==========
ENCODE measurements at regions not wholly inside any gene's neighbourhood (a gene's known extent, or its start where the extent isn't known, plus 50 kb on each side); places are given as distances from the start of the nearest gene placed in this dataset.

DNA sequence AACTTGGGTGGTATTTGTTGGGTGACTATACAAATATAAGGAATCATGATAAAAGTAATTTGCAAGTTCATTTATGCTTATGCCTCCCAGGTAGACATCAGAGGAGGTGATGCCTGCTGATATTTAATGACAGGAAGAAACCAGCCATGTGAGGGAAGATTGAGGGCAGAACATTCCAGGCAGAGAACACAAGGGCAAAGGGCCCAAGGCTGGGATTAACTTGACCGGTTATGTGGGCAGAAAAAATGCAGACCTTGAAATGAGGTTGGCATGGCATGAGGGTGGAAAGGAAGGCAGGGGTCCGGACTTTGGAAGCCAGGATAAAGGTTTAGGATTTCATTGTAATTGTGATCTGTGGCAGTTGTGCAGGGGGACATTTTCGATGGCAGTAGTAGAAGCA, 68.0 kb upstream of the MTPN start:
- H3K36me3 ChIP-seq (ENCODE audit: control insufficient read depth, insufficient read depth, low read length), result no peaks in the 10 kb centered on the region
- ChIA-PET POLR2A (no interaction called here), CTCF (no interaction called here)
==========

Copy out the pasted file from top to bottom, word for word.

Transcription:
ENCODE measurements at regions not wholly inside any gene's neighbourhood (a gene's known extent, or its start where the extent isn't known, plus 50 kb on each side); places are given as distances from the start of the nearest gene placed in this dataset.

DNA sequence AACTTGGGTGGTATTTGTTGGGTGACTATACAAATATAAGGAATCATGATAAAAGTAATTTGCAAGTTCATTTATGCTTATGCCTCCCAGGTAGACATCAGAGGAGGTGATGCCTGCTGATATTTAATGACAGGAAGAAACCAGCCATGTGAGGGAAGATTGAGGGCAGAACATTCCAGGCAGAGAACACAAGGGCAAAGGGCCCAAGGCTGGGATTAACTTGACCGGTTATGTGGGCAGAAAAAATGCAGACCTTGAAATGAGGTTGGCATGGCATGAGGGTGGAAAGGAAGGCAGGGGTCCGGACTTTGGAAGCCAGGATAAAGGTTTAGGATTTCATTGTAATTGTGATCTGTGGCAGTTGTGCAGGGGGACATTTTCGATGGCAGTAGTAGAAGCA, 68.0 kb upstream of the MTPN start:
- H3K36me3 ChIP-seq (ENCODE audit: control insufficient read depth, insufficient read depth, low read length), result no peaks in the 10 kb centered on the region
- ChIA-PET POLR2A (no interaction called here), CTCF (no interaction called here)